A blockchain venture production studio building decentralized applications on Ethereum. Go to www.consensys.net and subscribe to our newsletter. Using Machine Learning to Understand the Ethereum Blockchain Find out how ConsenSys projects like Alethio and Rakr are using AI to make sense of decentralized data. by Paul Lintilhac , Quantitative Developer at ConsenSys A hotbed field of study in data science analysis at the moment is machine learning, a form of AI that uses algorithms to study large sets of data. Its used for everything from sequencing DNA to studying financial markets and brain-machine interfaces. There are many different kinds of machine learning, with differing data requirements and objectives. In the past year, ConsenSys has made a push to develop its analytics and data science capabilities with projects like Alethio , an analytics platform helps users visualize, interpret, and react to blockchain data in real time. The immutable, public records and decentralized nature of blockchain networks provide an exciting sandbox for data scientists, offering whole new world of data to analyze and patterns to recognize. To begin understanding how we go about pulling meaning out of this seemingly chaotic data environment, well begin by describing two main categories of machine learning that are being developed by data scientists at Consensys, and give a few examples of how each can be applied in practice. Unsupervised Learning involves finding patterns in a large data sets and using them to extract meaning. Unsupervised learning models are not predictive in nature though they could play a role in a larger predictive modeling system. Rather, unsupervised learning seeks to reduce a large and complex dataset to simpler high-level patterns or themes. These themes can t Continue reading >>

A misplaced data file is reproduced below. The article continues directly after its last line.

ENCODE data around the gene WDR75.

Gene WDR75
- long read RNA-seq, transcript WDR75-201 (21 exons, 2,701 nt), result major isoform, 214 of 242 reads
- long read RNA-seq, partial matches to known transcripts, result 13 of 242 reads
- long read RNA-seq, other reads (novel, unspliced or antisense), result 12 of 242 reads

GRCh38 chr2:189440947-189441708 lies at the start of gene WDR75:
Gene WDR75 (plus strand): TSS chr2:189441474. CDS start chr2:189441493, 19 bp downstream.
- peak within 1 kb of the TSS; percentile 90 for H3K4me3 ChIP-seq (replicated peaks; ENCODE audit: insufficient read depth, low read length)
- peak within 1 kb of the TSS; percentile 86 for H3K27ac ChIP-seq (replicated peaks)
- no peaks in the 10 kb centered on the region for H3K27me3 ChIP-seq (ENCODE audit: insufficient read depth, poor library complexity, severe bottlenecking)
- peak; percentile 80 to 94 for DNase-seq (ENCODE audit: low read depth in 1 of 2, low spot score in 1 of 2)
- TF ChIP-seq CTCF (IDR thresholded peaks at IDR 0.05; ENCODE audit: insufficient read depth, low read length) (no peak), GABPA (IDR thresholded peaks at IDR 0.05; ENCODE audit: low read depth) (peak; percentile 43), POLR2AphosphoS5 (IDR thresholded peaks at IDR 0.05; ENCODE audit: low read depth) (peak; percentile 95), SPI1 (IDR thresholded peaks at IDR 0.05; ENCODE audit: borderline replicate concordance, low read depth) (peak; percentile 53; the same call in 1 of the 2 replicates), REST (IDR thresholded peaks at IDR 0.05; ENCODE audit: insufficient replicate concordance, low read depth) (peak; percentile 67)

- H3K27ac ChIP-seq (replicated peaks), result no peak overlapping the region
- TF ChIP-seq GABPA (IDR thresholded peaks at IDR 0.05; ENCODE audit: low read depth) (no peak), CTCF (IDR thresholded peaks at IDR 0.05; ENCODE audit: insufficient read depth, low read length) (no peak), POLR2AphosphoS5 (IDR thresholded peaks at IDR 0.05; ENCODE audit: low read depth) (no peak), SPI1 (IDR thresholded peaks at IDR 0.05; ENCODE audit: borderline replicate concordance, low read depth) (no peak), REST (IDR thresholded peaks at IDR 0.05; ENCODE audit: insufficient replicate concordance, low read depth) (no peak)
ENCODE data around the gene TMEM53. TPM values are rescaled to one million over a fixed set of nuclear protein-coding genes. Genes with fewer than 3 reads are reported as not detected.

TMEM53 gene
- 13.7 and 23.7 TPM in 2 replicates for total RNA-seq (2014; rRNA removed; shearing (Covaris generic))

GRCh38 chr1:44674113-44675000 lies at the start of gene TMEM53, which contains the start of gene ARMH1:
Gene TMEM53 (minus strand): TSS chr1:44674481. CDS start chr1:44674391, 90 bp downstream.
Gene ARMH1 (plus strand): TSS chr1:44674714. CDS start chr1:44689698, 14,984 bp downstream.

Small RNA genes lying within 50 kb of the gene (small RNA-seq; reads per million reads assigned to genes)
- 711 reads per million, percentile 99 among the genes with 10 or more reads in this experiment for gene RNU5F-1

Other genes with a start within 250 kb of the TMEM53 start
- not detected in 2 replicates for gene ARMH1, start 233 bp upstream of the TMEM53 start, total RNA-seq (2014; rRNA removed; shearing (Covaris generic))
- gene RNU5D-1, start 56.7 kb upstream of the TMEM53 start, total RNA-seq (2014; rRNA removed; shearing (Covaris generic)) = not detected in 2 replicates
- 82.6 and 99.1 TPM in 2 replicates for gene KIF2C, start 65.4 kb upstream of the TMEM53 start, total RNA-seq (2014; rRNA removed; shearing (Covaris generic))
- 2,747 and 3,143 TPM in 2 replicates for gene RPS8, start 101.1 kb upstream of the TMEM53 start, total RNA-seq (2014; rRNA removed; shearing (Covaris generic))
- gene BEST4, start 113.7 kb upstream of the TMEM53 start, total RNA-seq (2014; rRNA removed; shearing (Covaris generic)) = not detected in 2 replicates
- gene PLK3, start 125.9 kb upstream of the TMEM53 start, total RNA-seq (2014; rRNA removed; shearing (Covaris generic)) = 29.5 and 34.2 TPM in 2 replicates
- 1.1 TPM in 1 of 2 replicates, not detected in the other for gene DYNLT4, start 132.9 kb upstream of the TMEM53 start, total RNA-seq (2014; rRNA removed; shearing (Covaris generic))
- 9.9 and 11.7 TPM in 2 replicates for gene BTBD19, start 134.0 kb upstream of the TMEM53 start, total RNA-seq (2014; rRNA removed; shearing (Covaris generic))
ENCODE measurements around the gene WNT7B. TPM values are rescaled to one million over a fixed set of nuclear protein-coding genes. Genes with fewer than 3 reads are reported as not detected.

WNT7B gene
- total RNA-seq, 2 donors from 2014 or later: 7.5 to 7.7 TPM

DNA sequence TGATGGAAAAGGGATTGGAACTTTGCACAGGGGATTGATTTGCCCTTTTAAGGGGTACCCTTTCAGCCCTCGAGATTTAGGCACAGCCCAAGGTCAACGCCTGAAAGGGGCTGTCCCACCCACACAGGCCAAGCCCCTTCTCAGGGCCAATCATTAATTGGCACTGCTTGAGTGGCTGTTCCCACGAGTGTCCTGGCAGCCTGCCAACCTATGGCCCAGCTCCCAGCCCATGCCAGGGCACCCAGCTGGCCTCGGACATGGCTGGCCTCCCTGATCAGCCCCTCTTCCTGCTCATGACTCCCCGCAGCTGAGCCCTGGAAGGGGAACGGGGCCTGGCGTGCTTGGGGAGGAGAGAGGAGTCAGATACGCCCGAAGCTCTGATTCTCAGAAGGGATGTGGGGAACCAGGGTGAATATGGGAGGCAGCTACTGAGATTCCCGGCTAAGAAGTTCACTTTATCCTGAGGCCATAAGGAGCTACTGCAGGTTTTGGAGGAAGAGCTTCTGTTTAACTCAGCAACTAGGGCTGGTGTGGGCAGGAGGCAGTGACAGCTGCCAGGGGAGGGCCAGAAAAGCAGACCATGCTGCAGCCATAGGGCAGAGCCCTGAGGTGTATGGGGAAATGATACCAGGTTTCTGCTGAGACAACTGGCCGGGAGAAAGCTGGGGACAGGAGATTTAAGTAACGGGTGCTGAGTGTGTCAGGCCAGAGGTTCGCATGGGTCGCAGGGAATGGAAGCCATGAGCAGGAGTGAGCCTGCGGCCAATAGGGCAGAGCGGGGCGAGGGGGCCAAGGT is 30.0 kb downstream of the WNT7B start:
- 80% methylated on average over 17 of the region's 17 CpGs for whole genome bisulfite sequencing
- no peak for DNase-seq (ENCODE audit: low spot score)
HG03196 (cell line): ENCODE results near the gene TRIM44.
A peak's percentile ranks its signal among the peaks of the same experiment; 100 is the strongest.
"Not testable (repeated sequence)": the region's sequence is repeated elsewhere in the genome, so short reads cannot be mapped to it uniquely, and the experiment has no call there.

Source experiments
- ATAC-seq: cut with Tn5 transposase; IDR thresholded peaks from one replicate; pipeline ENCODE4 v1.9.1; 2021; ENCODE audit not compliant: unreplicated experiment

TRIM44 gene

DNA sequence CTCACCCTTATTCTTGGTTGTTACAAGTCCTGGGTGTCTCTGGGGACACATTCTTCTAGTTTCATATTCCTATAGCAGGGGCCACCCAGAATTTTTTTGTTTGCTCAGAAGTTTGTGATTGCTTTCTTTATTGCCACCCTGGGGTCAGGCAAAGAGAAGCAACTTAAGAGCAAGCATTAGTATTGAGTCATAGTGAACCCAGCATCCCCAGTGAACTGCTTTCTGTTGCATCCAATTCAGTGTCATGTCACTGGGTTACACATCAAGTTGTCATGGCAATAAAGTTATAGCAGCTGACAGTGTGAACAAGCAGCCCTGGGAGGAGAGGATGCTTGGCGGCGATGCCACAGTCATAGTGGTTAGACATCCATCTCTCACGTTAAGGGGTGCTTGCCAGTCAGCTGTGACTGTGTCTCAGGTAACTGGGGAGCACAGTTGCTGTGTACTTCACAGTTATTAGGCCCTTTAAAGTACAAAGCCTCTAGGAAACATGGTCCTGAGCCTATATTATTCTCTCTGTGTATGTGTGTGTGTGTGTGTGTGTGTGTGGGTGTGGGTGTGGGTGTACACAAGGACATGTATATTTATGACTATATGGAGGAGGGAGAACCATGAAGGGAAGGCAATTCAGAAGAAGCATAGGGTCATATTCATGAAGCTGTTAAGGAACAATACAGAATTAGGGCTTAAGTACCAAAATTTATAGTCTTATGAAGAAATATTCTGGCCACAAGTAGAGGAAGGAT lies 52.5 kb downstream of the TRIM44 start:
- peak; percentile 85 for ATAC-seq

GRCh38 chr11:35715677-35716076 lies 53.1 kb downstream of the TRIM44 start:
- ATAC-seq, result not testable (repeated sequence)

How Does Companies Using Ethereum Blockchain For Smart Contracts Improve Eth Value As A Currency?
How does companies using Ethereum blockchain for smart contracts improve ETH value as a currency? The concept of how Ethereum works for smart contract stems from the concept of gas which guys at Ethereum have introduced. Gas is required for any computation with respect to smart contract which you build on Ethereum dapps (decentralised applications) platform. For gas, you need to pay a price in Ethers which depends on miners who actually would be mining the block having your contract. Depending on demand-supply equation gas prices will fluctuate. However, as Sumukh pointed out there is some consistency in gas prices, since there is both an upper limit to gas price and a lower limit as well. Note that Miners set the minimum gas price they are willing to accept a transaction to be mined and Transaction creators set the maximum price of gas they would be willing to pay. Lets also look at it with an aim of deploying smart contracts and their complexity. As many number of computation steps do your contract require, that much amount of gas would would have to expend. Example is a simple (rather simplistic) contract which declares the owner of a contract and also self-destructs on owners behest. Gas Used (gasUsed in the console) for running self-destruct function under this contract is 10811. Contrast this with a bit complicated contract like a bank, which customers can withdraw money from. Here the Gas used (gasUsed in the console) for executing a withdraw function is 23559. Now, Ether (and its production in the future) is limited and in order for all these companies building dapps on Ethereum ultimately executing several and ever more complicated smart contract, they require Ethers to pay for the gas used in computation. Ergo, value of ETH would sure go up. However, there is Continue reading >>
Ethereum-based Ondiflo Consortium Tackles Oil And Gas Industry